SEATTLE — Amazon is refreshing its lineup of tablet computers with new devices called Kindle Fire HDX, which are significantly faster and lighter than the previous generation.
The 7-inch and 8.9-inch versions also have sharper, more colorful displays than older models, and both have more pixels per inch than the latest iPad.
To help those who are unfamiliar with tablets, the new Kindles come with a feature called “Mayday,” which allows users to summon a live customer service representative in a tiny video window. The helpers can explain new features or troubleshoot problems while guiding users with on-screen hand scribbles. They can even take control of the device from afar.
CEO Jeff Bezos introduced the feature to reporters Tuesday, saying it is “completely unique” and takes advantage of Amazon’s massive cloud computing and customer service infrastructure. It also builds on Amazon.com Inc.’s reputation for excellent customer service.
“You shouldn’t have to be afraid of your device,” Bezos said.
In a demo, Bezos asked an on-screen customer service rep to recommend a hot app. The rep mentioned “Angry Birds: Star Wars II.” Bezos also received instructions on how to set time limits on various activities for children.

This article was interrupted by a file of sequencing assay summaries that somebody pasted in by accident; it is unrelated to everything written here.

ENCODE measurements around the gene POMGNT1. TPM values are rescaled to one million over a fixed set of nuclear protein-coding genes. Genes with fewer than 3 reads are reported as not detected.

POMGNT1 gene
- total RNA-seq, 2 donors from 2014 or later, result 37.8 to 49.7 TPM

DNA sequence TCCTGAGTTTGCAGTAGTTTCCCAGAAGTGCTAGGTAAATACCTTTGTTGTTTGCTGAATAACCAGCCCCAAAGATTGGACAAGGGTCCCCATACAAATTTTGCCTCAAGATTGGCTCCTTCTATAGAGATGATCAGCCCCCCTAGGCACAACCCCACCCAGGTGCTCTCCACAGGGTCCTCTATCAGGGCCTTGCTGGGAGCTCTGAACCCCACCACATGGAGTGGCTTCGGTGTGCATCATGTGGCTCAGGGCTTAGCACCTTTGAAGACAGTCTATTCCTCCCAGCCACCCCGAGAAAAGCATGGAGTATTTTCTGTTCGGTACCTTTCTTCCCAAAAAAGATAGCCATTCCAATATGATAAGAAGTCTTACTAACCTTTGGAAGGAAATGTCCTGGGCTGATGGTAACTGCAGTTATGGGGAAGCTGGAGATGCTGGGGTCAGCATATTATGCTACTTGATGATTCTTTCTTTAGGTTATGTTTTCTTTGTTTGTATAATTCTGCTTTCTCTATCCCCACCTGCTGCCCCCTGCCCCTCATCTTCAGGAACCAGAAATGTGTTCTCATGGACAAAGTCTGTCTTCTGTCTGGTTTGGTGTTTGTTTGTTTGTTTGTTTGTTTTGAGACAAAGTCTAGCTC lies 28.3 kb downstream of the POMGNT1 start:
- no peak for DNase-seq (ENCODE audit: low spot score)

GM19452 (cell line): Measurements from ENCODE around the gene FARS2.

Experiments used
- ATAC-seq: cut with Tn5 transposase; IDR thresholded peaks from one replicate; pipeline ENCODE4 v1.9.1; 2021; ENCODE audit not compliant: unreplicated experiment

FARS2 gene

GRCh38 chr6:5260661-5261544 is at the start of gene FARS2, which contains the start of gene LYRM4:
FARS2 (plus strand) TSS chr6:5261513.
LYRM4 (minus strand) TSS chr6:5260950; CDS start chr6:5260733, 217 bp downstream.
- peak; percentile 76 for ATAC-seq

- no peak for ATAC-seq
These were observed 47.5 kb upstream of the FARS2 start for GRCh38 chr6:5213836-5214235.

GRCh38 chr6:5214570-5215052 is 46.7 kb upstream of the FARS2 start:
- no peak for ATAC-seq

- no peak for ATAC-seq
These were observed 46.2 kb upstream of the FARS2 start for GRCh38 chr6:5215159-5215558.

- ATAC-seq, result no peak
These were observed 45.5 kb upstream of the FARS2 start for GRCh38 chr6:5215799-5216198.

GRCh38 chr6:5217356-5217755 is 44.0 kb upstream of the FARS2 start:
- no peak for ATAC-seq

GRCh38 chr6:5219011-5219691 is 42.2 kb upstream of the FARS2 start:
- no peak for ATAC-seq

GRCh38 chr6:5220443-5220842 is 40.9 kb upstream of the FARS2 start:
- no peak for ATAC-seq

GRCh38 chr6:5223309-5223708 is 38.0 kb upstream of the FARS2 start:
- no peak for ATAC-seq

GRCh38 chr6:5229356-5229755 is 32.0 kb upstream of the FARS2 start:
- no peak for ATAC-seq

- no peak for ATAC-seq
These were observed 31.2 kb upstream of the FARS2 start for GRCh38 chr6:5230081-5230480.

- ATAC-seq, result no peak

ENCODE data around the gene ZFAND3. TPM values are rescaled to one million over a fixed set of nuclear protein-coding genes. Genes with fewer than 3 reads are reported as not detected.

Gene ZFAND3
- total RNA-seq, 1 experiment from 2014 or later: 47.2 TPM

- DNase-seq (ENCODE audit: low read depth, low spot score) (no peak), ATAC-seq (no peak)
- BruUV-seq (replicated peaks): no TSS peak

While the new Kindles are upgraded in several ways, Amazon also cut the price on what will be its entry-level 7-inch tablet, the Kindle Fire HD with 8 gigabytes of memory, to $139. The base HD model previously cost $199, but had 16 gigabytes of memory. The price makes the tablet just $20 more than Amazon’s latest dedicated e-reader, the Kindle Paperwhite. The Kindle Fire HD is sheathed in a new magnesium alloy body like the HDX models, but has the same screen resolution and processing power of the older model. However, it drops the front-facing camera and microphone found in last year’s HD.
Stephen Baker, a consumer technology analyst with research firm NPD Group, said the price cut to the Kindle Fire HD will do more to help Amazon compete in the tablet market than the added features on the newer models.
In the May-July period, Kindles accounted for 17 percent of all tablets sold in the U.S., compared with 48 percent for Apple’s iPad and 8 percent for Samsung’s Galaxy line, according to NPD.
Globally, Amazon’s shipments in the April-June quarter were down 59 percent from a year earlier at 470,000, NPD said. That compared with 14.6 million for Apple’s iPad, down 17 percent from a year ago, and 10.8 million for Samsung’s Galaxy line, which is more than six times more than a year earlier. Amazon sells most of its Kindles around the Christmas holidays, Baker said.